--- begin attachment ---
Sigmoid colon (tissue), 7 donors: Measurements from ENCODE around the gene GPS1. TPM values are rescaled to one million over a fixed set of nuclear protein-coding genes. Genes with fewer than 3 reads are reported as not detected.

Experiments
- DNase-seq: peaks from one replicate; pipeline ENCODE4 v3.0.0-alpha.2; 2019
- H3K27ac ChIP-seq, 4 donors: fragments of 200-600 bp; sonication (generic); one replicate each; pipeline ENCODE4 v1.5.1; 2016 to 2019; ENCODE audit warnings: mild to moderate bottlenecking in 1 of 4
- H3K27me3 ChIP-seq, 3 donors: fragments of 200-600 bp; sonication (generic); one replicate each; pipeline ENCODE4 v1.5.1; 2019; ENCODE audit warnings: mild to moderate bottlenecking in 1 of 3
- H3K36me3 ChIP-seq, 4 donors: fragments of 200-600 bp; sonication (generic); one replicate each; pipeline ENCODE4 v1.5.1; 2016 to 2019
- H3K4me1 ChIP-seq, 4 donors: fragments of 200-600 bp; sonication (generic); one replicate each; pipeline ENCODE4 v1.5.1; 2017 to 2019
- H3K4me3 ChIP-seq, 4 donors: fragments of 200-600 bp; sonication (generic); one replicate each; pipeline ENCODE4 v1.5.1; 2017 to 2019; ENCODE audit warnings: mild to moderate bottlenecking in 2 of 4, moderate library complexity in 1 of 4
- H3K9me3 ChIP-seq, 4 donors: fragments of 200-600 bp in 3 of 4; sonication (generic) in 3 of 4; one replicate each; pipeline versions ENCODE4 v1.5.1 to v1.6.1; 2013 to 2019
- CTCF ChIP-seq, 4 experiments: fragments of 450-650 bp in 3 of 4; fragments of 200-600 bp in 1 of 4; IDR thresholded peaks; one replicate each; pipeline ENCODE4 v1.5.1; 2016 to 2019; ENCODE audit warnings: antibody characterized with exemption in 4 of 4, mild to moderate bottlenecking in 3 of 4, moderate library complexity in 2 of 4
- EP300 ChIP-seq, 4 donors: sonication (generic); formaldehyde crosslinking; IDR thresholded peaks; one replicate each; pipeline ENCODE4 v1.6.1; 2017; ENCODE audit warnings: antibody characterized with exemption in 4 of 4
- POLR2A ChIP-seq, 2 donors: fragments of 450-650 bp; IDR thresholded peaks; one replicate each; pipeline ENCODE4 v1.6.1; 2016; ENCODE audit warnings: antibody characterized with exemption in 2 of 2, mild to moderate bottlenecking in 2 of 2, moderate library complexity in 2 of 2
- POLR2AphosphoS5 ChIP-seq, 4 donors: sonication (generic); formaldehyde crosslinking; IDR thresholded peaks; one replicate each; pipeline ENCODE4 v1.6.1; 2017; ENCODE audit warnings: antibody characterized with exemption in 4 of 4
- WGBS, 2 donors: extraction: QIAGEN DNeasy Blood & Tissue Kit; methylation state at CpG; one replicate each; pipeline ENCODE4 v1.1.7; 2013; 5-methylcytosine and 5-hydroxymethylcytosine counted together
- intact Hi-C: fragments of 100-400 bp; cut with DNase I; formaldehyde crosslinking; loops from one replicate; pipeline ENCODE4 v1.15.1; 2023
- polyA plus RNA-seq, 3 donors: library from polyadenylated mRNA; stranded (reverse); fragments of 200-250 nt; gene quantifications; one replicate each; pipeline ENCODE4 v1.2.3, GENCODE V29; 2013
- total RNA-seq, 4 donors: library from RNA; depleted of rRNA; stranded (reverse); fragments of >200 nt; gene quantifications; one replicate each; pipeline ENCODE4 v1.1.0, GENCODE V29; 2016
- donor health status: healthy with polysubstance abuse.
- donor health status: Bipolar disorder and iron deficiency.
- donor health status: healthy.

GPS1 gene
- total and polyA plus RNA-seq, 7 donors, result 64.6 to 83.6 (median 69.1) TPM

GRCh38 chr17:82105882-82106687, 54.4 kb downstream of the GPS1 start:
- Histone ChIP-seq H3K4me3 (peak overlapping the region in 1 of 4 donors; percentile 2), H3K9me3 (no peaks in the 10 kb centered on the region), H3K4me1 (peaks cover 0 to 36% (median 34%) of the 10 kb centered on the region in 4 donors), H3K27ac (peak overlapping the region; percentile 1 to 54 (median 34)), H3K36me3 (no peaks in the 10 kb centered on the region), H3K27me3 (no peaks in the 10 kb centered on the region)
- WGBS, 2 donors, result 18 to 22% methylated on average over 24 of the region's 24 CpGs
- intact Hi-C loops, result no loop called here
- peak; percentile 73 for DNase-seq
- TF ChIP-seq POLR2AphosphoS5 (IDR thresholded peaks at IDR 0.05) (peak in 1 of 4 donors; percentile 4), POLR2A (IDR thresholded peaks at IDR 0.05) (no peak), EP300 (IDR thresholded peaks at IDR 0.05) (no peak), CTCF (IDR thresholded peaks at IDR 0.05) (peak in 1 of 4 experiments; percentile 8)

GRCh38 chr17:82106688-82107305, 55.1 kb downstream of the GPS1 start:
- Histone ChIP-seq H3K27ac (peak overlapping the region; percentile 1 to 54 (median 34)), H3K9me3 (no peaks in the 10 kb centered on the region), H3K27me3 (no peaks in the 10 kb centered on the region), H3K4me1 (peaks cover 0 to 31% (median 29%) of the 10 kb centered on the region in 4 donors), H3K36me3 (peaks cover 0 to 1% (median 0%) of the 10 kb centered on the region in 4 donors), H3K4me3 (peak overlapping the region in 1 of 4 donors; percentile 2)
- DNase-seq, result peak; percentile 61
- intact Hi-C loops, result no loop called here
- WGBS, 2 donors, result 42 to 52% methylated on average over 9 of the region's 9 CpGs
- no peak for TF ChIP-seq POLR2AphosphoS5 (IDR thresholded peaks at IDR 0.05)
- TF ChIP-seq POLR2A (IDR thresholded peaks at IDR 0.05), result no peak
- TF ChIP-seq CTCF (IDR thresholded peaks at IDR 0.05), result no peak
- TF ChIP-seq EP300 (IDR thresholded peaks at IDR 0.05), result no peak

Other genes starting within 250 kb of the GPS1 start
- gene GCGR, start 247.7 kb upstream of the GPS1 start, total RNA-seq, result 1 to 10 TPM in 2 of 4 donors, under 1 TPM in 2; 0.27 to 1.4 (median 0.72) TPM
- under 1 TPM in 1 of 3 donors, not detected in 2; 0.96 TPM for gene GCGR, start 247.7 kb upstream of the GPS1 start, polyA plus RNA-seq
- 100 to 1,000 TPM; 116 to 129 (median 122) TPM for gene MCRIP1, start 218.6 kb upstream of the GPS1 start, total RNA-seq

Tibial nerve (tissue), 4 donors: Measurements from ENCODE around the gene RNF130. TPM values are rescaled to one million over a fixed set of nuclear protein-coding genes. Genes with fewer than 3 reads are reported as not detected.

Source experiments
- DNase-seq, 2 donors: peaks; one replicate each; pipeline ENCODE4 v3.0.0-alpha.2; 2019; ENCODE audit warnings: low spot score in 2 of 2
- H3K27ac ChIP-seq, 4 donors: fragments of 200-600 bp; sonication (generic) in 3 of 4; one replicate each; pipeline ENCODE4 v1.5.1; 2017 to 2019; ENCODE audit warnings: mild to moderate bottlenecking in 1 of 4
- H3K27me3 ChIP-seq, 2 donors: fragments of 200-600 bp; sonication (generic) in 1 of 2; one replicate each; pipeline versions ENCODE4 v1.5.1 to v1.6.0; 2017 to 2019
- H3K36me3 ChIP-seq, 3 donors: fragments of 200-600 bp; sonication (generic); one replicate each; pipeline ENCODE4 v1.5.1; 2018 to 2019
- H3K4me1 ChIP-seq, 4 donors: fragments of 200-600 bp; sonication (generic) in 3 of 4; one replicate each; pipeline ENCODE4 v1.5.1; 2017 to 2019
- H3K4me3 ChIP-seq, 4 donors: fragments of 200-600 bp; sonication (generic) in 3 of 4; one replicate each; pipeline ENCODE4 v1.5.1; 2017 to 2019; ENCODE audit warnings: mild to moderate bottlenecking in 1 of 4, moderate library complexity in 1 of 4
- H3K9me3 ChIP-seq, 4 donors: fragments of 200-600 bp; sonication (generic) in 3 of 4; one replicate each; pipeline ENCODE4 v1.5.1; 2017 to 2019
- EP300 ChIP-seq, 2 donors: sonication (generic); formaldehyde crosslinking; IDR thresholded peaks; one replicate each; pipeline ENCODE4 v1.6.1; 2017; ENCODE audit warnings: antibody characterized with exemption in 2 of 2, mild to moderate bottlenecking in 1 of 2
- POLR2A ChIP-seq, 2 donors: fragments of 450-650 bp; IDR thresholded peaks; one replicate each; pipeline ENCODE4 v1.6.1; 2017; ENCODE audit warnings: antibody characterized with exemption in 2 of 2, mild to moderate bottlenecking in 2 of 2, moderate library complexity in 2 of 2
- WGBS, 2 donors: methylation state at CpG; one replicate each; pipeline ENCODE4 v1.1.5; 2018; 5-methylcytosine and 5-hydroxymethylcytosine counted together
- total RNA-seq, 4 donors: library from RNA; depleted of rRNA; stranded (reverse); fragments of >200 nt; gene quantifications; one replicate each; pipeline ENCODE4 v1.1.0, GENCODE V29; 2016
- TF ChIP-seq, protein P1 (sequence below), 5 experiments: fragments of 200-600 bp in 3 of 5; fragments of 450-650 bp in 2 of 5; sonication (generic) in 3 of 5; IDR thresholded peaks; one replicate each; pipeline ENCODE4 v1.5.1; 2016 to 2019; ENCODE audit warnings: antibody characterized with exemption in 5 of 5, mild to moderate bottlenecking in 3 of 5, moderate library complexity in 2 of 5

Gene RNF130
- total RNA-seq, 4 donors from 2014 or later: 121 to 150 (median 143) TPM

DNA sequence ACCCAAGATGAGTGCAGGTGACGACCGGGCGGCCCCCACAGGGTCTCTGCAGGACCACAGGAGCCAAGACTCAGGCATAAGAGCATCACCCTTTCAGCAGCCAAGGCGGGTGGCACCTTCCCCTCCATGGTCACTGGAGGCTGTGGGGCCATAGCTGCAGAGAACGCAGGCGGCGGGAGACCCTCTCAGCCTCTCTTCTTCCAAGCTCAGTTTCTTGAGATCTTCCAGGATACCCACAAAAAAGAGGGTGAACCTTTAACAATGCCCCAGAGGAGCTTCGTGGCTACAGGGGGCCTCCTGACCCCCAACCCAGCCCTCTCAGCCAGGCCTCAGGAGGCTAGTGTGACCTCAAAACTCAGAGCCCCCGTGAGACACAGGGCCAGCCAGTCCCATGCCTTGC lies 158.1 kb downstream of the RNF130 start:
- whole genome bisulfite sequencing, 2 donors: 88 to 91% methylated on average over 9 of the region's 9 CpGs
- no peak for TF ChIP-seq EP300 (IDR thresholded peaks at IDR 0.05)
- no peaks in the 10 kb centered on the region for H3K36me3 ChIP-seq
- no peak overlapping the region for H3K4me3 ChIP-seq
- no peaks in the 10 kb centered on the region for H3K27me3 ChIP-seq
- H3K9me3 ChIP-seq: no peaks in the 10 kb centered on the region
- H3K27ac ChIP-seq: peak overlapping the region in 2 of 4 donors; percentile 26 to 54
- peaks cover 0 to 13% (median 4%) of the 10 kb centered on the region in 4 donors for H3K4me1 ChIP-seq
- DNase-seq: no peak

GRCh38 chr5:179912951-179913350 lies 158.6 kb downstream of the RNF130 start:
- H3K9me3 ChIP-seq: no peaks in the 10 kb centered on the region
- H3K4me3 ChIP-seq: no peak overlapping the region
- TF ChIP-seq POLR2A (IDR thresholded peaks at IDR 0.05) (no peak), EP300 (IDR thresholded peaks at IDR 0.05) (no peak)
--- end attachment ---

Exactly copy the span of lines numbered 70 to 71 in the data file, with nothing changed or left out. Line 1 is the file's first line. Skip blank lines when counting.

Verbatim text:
- H3K4me3 ChIP-seq: no peak overlapping the region
- TF ChIP-seq POLR2A (IDR thresholded peaks at IDR 0.05) (no peak), EP300 (IDR thresholded peaks at IDR 0.05) (no peak)